And about "Vedic Science", with enough hindsight, you can read great discoveries into anything.

http://timesofindia....ow/18029070.cms


SYDNEY: People from the Indian sub-continent migrated to Australia and mixed with Aborigines 4,000 years ago, bringing the dingo dog with them, according to a study published on Tuesday.

The continent was thought to have been isolated from other populations until Europeans landed at the end of the 1700s.

But researchers at the Max Planck Institute for Evolutionary Anthropology in Leipzig, Germany, reported "evidence of substantial gene flow between Indian populations and Australia about 4,000 years ago".

They analysed genetic variation from across the genome from Australian Aborigines, New Guineans, Southeast Asians, and Indians.

"Long before Europeans settled in Australia humans had migrated from the Indian subcontinent to Australia and mixed with Australian Aborigines," the study said.

It found "substantial gene flow from India to Australia 4,230 years ago ie... well before European contact," it said.

"Interestingly," said researcher Irina Pugach, "this date also coincides with many changes in the archaeological record of Australia, which include a sudden change in plant processing and stone tool technologies... and the first appearance of the dingo in the fossil record.

"Since we detect inflow of genes from India into Australia at around the same time, it is likely that these changes were related to this migration," she said.

A common origin was also discovered for the Australian, New Guinean and Philippine Mamanwa populations who had followed a southern migration route out of Africa begun more than 40,000 years ago.

The researchers estimate the groups split about 36,000 years ago.

Australia offers some of the earliest archaeological evidence for the presence of humans outside Africa, with sites dated to at least 45,000 years ago.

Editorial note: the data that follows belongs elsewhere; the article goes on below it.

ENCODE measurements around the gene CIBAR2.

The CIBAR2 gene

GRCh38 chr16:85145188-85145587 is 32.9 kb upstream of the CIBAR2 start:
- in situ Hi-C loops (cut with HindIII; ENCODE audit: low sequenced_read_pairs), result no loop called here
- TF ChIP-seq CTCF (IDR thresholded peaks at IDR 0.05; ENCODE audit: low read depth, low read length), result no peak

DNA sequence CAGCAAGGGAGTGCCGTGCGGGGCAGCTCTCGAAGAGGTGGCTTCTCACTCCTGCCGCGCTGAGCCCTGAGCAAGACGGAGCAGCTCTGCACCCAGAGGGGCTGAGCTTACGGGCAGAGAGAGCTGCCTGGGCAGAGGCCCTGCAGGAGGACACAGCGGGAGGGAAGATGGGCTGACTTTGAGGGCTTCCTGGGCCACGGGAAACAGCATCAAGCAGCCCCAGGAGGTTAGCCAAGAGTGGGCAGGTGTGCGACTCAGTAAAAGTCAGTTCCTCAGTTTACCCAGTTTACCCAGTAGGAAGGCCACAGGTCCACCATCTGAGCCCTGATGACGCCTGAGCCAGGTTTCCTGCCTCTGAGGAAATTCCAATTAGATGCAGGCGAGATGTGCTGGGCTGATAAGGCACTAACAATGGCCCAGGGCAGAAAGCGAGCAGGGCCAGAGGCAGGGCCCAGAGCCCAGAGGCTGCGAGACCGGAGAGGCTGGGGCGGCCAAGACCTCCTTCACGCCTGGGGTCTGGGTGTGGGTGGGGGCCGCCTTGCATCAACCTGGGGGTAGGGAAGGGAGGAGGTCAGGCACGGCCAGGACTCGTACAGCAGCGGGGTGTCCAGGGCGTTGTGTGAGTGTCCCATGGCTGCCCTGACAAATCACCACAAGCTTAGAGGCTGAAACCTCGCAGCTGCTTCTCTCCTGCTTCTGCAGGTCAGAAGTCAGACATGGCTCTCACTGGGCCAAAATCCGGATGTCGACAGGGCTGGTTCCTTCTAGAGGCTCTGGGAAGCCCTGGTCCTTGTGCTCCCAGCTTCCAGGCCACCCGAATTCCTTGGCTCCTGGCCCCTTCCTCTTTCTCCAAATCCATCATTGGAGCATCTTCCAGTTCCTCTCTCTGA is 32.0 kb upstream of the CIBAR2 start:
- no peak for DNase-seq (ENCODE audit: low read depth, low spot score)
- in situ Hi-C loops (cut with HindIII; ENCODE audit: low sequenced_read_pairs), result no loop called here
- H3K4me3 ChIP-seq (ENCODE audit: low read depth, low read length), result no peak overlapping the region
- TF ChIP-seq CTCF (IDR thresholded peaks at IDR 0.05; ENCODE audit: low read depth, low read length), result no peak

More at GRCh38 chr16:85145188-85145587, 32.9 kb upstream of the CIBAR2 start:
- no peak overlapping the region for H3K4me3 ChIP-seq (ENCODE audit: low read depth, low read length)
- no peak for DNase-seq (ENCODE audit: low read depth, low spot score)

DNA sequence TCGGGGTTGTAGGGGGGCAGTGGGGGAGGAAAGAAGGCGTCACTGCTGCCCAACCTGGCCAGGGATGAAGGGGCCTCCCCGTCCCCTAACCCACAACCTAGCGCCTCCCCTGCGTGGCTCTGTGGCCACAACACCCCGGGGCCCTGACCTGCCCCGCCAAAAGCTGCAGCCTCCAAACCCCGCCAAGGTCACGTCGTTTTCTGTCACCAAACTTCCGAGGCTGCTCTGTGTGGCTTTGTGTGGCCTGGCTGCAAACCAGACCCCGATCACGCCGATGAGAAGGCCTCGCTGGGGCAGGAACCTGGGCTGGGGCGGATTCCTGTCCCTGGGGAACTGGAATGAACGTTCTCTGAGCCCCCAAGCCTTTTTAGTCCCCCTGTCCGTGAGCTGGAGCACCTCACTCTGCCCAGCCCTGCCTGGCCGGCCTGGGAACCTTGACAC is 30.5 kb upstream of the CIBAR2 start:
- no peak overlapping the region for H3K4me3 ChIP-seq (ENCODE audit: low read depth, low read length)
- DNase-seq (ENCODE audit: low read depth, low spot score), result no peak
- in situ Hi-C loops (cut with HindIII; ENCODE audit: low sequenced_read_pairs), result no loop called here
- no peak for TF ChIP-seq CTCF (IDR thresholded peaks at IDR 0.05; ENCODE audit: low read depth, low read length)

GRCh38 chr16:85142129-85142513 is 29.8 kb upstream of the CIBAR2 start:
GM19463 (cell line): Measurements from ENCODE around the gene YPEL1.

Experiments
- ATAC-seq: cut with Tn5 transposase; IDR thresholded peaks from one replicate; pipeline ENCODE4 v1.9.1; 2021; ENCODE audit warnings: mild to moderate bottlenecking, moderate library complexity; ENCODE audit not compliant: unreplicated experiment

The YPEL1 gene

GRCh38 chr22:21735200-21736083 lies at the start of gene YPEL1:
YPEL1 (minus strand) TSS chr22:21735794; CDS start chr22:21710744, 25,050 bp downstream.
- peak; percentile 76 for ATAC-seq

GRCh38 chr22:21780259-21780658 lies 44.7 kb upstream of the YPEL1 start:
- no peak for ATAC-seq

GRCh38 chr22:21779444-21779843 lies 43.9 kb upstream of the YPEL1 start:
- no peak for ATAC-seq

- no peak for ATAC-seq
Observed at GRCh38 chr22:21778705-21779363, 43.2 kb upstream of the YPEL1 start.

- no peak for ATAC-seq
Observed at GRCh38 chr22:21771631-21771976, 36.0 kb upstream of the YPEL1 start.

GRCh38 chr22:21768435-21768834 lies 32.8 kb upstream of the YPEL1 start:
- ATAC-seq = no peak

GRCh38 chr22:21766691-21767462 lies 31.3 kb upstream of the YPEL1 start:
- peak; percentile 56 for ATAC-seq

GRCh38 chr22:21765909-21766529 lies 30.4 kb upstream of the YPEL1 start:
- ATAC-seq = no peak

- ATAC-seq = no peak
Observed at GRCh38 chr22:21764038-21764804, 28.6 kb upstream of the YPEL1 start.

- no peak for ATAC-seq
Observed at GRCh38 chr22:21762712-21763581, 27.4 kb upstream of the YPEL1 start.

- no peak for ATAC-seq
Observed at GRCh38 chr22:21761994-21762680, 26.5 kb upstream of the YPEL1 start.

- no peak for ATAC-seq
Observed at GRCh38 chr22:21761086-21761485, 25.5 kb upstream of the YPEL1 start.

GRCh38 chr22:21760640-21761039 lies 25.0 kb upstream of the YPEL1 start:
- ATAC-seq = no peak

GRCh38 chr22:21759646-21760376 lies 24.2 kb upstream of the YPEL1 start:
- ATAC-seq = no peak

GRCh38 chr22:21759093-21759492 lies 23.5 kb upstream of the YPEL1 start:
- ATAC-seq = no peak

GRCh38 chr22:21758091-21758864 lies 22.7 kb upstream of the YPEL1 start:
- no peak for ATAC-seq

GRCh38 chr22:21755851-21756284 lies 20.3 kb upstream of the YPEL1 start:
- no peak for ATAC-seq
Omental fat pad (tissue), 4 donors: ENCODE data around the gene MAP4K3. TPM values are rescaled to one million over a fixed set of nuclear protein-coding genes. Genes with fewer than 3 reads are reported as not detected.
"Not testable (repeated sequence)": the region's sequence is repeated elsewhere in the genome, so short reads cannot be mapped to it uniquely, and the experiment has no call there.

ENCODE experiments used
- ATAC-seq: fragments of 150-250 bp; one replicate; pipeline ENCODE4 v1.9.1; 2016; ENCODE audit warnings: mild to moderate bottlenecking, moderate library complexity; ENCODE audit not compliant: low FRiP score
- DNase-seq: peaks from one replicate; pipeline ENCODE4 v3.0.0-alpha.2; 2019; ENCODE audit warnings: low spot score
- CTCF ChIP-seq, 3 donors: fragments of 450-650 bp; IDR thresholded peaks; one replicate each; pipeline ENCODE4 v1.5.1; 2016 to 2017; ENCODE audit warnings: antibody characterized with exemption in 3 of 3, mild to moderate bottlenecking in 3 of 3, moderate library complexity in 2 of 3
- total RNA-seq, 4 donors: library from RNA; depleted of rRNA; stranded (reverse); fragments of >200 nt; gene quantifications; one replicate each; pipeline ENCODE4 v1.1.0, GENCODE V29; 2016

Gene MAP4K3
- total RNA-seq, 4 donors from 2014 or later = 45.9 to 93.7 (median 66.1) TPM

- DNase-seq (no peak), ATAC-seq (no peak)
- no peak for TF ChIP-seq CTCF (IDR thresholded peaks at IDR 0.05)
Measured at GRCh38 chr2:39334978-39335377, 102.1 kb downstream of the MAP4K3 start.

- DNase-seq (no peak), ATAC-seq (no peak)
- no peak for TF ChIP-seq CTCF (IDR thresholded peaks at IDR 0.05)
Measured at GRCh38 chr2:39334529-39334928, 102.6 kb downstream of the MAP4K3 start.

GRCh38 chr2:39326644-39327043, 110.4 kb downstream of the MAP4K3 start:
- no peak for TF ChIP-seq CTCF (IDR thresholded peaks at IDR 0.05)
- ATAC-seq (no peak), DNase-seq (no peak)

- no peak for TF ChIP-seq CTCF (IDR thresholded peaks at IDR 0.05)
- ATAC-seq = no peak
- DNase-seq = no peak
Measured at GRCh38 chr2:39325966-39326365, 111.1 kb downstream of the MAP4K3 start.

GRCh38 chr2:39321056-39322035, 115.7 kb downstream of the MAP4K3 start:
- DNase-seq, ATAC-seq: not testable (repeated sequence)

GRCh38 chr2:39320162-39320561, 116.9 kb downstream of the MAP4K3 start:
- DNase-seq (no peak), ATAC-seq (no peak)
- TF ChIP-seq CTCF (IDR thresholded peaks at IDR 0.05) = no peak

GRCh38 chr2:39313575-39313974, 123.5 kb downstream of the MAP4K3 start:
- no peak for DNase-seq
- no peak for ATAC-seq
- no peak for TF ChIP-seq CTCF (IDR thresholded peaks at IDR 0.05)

'Seems like Out Of India is gaining momentum'


#81    TheSearcher

TheSearcher

    Coffee expert extraordinair

  • Member
  • 3,845 posts
  • Joined:16 Jun 2009
  • Gender:Male
  • Location:Belgium

Posted 15 January 2013 - 08:39 AM

View PostHarsh86_Patel, on 15 January 2013 - 06:03 AM, said:

.....Snip

'Seems like Out Of India is gaining momentum'

No it isn't, read your own article again.

Quote

It found "substantial gene flow from India to Australia 4,230 years ago ie... well before European contact," it said.

..........

A common origin was also discovered for the Australian, New Guinean and Philippine Mamanwa populations who had followed a southern migration route out of Africa begun more than 40,000 years ago.

The researchers estimate the groups split about 36,000 years ago.

Australia offers some of the earliest archaeological evidence for the presence of humans outside Africa, with sites dated to at least 45,000 years ago.


It says there was some influence 4000 years ago, granted, but the main migration happened between 30,000 and 45,000 years ago from Africa.
The Out Of India Theory is controversial at best and far from being proven at all. Several points go right against the grain of this theory.

- The linguistic center of gravity principle states that a language family's most likely point of origin is in the area of its greatest diversity. Only one branch of Indo-European, Indo-Aryan, is found in India, whereas the Italic, Venetic, Illyrian, Germanic, Baltic, Slavic, Thracian, and Greek branches of Indo-European are all found in Central-Eastern Europe.
- The Indic languages show the influence of the Dravidian and Munda language families. If the Indo-European origin had been located in India, then it stands to reason that the Indo-European languages should have shown some influence from Dravidian and Munda, yet no other branch of Indo-European does.
- To postulate the migration of PIE speakers out of India necessitates an earlier dating of the Rigveda than is normally accepted by Vedic scholars, meaning you need to adapt established facts to make it work. That's usually a rather bad sign right there.

It is only the ignorant who despise education.
Publilius Syrus.

So god made me an atheist. Who are you to question his wisdom?!




0 user(s) are reading this topic

0 members, 0 guests, 0 anonymous users